Leaked Documents Show Facebook’s Role in Hate Speech in India

The Associated Press and other news organizations obtained copies of redacted documents presented by the former Facebook data scientist. These were the same documents presented to the United States Senate subcommittee hearing.

Frances Haugen, a former Data Scientist, presented redacted documents to the Securities and Exchange Commission through her legal counsel. Haugen also showed the same documents during the Senate Commerce, Science, and Transportation Subcommittee hearing on Consumer Protection, Product Safety, and Data Security on October 5, 2021.

The leaked documents, in general, purport to Facebook's lack of capacity or willful inability to mitigate their platform's impact towards real-life consequences. Aside from showing Facebook's failure to curb hate speech and misinformation in the US, it also showed a severely ineffective moderation of their Indian market.

According to AP, Facebook has been "selective in curbing hate speech, misinformation and inflammatory posts, particularly anti-Muslim content," in India. Moderating and fact-checking were also severely lacking in WhatsApp and Instagram; both platforms are owned and operated by Facebook Inc.

Made up of internal company reports, research as recent as March 2021, and internal memorandums as far back as 2019. The leaked documents showed that Facebook has struggled to moderate its platform's content in India effectively. India, with close to 400 million subscribers, is Facebook's largest growth market. It is also the biggest democracy outside the west and has become increasingly vulnerable to online misinformation and hate speech. The documents revealed that Facebook, for a while, has known that India is one of the "at-risk countries." "Yet, Facebook didn't have enough local language moderators or content-flagging in place," AP reported.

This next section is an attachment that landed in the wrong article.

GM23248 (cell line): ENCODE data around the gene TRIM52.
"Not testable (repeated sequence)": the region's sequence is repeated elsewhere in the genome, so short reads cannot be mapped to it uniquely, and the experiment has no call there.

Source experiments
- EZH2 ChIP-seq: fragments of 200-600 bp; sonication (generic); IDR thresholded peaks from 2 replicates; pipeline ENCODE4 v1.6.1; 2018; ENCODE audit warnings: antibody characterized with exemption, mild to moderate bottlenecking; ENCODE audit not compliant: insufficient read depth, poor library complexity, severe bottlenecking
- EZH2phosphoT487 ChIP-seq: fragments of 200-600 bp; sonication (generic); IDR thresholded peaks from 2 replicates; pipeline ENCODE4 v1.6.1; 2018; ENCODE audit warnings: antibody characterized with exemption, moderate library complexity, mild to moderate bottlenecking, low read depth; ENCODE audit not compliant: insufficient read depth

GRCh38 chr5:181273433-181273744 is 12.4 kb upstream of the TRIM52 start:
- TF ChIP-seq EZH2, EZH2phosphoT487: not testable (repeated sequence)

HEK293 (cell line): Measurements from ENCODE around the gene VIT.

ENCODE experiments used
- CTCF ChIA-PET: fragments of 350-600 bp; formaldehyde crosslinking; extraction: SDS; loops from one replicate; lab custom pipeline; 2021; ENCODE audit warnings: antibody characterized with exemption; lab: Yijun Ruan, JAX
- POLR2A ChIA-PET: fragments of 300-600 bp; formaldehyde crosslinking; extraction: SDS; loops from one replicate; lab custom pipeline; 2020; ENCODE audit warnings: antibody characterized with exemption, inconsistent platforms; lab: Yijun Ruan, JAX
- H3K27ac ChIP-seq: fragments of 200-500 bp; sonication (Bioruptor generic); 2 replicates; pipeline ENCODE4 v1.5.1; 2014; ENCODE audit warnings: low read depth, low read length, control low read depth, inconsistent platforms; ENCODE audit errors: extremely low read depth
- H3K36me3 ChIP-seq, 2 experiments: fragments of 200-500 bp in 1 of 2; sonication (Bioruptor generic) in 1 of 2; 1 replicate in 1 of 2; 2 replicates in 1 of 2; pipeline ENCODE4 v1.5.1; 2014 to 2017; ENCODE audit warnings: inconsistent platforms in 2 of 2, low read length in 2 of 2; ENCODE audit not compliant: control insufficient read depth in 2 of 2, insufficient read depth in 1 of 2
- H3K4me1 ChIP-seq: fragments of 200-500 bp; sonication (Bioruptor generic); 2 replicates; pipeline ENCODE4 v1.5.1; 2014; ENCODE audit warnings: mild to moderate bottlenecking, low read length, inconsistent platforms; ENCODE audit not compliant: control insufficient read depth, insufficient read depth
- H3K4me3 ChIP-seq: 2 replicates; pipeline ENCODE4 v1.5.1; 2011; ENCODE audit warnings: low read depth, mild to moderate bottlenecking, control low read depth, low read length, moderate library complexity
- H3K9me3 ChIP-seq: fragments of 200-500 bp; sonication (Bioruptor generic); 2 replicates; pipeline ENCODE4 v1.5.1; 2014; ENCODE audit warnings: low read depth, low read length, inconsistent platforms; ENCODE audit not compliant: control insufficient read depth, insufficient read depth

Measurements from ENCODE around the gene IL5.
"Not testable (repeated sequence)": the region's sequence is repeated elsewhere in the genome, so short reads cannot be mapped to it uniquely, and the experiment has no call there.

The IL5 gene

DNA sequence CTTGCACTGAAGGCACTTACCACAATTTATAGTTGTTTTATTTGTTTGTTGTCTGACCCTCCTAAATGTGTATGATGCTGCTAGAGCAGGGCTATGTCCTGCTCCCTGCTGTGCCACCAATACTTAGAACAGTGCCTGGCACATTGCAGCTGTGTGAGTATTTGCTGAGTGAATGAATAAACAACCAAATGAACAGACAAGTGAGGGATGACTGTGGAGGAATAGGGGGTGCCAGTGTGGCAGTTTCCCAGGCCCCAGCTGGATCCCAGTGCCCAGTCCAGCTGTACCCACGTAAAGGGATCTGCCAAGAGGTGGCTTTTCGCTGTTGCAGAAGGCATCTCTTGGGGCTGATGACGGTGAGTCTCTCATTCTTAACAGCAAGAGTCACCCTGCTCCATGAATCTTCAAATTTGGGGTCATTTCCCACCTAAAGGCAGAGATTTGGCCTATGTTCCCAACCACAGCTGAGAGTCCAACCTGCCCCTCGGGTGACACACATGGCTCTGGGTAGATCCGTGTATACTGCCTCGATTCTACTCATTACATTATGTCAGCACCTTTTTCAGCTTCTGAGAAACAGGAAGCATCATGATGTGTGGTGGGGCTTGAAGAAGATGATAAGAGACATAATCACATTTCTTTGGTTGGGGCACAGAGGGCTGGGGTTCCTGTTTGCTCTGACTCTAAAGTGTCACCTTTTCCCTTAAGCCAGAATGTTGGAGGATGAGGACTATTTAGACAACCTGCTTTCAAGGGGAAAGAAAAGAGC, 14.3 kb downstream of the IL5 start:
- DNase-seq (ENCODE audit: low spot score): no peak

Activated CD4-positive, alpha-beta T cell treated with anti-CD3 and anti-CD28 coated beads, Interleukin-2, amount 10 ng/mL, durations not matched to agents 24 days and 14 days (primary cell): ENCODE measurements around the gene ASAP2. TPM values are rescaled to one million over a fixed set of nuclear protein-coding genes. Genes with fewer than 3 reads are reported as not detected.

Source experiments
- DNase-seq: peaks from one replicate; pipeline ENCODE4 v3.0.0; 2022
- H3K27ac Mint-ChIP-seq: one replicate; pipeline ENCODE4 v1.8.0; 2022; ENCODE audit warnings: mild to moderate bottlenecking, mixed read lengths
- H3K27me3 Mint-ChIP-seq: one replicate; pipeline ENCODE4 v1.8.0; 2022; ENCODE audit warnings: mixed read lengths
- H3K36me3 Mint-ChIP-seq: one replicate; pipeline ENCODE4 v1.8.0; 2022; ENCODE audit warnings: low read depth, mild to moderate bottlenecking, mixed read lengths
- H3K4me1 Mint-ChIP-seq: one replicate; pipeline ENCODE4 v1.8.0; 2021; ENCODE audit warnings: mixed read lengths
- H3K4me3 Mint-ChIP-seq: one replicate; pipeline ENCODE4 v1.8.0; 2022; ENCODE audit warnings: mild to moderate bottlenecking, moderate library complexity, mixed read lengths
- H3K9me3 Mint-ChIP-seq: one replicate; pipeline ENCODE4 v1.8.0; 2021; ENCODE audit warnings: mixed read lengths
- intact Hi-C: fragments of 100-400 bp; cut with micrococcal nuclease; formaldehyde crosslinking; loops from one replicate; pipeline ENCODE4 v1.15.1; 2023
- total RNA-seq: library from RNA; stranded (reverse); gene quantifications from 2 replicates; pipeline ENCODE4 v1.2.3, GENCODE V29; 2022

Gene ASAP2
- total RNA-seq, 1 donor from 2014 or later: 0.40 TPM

Aside from the lack of local moderators, the platform's recommended content feature and sharing algorithm also compounded misinformation and the circulation of hate speech. Similar to how QAnon users found each other on Facebook because of the "recommended" feature.

In a statement to the AP, Facebook's spokesperson claimed that the company had invested significantly in technologies to combat hate speech in various languages. These investments translated to a "reduced amount of hate speech that people see by half," the spokesperson added.

A report in July 2020 by Facebook's internal research team "showed the share of inflammatory content skyrocketed, starting in December 2019."

A report of part of the leaked redacted documents entitled "An Indian Test User's Descent into a Sea of Polarizing, Nationalistic Messages" chronicled a test user's account created in Facebook India. For the three weeks, the test account was kept active, India was shocked by a militant attack in the disputed Kashmir region which killed over 40 Indian soldiers. The report describes the test account's newsfeed as "a near-constant barrage of polarizing nationalist content, misinformation, and violence and gore." According to the leaked documents, the employee behind the test user's account identified "blind spots in the local language content." 

Aside from misinformation, the leaked documents also showed the Facebook is plagued by the increasing number of anti-Muslim propaganda perpetrated by extremist Hindu groups.

Putting aside Facebook's supposed inability to address the issue of misinformation and other online problems that can translate to real-life violence, many critics point out a possible political agenda behind Facebook's lack of action in India. Experts and critics believe that Facebook is actively avoiding Bharatiya Janata Party's ire over strict censorship.

Jeff Horwitz of The Wall Street Journal reported that despite Facebook's internal research team constantly uncovering issues in the platform and recommending appropriate content moderation guidelines, the company still "didn't fix them." "The documents offer perhaps the clearest picture… of how broadly Facebook's problems are known inside the company, up to the chief executive himself," Horwitz added.

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